Kenyans not seeking loan relief from banks – CBK

A paltry Sh9.9 billion of the Sh800 billion worth of loans in the market has so far been restructured

In Summary

• CBK is pushing for a Sh100 billion credit scheme for SMEs.

• Sh15.3 billion has been availed to banks for lending after a reduction in the Cash Reserve Ratio (CRR) availed Sh35.2 billion additional liquidity for directly support to borrowers in distress.

CBK Governor Patrick Njoroge.
CBK Governor Patrick Njoroge.
Image: FILE

Individuals and businesses are yet to fully take advantage of loan restructuring schemes by banks, the Central Bank of Kenya has said.

On Thursday, CBK called on individuals and businesses to approach banks for possible loan restructuring even as it pushed for affordable lending to Small and Medium Enterprises (SMEs).


Governor Patrick Njoroge said a paltry Sh9.9 billion of the Sh800 billion worth of loans in the market have so far been restructured, as of March 30, leaving most borrowers with credit burdens a time when the economy is reeling from effects of Covid-19.


“We need to encourage borrowers to reach out to the banks. Most are waiting for a blanket adjustment, it won't work like that,” Njoroge said.

Tourism accounts for the biggest share of restructured loans (31 per cent), real estate (17 per cent), building and construction (17 per cent), and Trade accounting for 12 per cent of the Sh9.9 billion restructured credit facilities.

CBK’s Monetary Policy Committee in March reduced the Cash Reserve Ratio (CRR) to 4.25 per cent from 5.25 per cent, freeing up Sh35.2 billion additional liquidity to banks for direct support to borrowers in distress as a result of the coronavirus.

Of this, Sh15.3 billion or 44 per cent has so far been availed to commercial banks, Njoroge confirmed yesterday during the post MPC briefing.

On Wednesday, the MPC lowered the base-lending rate to 7 per cent from 7.25 per cent, in light of the continuing adverse effects of Covid-19 to the economy.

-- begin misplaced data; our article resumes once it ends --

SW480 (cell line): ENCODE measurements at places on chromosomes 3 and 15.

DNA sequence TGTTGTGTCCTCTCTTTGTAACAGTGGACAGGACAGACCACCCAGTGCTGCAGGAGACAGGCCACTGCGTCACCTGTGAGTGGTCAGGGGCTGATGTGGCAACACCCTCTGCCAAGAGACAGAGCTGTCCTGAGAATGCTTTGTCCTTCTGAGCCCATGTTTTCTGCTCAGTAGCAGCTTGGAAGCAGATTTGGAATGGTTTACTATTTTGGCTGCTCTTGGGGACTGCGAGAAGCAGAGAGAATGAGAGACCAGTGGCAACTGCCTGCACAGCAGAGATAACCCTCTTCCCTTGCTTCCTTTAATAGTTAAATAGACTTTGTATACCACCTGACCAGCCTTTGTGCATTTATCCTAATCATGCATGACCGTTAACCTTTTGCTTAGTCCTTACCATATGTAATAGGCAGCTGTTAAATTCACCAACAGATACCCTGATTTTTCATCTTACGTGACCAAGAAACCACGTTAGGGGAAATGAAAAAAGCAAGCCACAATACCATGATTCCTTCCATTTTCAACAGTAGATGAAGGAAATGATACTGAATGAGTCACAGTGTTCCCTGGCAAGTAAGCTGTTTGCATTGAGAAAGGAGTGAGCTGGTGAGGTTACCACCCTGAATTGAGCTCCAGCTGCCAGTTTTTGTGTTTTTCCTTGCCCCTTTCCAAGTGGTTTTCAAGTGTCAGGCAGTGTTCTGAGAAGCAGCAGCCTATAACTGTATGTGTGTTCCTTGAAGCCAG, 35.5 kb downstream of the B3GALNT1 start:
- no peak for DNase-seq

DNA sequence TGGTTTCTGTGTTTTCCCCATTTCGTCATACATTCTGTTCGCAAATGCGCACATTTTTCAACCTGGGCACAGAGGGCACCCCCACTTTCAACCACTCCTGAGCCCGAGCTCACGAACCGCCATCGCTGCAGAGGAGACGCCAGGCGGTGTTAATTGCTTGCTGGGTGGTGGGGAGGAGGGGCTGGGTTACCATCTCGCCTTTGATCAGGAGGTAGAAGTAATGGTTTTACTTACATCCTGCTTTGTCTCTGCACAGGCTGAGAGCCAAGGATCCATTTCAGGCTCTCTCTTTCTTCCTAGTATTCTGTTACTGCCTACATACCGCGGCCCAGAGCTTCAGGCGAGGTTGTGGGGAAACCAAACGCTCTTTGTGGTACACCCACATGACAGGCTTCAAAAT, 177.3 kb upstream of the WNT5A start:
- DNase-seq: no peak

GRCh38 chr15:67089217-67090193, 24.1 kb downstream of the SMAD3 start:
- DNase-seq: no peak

Households and SMEs are however likely to miss out on cheap loans as a result of high-risk profiling.

To cushion SMEs, CBK is pushing for a Sh100 billion credit guarantee scheme for the latter.


Demand for credit, however, remains high with private sector credit growth at 8.9 per cent in the 12 months to March 2020, the highest since 2016.

“We expect this to pick up as we continue down the line to overcome the hurdles brought about by the pandemic,” Njoroge said.

To cushion its reserves, manage the shilling and address economic challenges, CBK is next week expecting $750 million (Sh80.4 billion) emergency assistance from IMF.

Another $1 billion (Sh107.2 billion) is expected from the World Bank inform of DPO(Development Policy Operations).

This is policy-based financing to support a country's programme of policy and institutional actions that promote growth and enhance the well-being and increase incomes of poor people.

“We expect this in the next couple of weeks,” Njoroge said.

Meanwhile, CBK has revised its 2020 growth projection downwards to 2.3 per cent, slightly lower than Treasury’s 2.5 per cent, but higher than World Bank’s 1.5 per cent.

It had projected a 6.2 per cent growth in January before revising it to 3.4 per cent in March.

Key sectors expected to contact includes transport by 10 per cent, and agriculture (2%).

ICT and health are however expected t0 expand by five and three per cent respectively.

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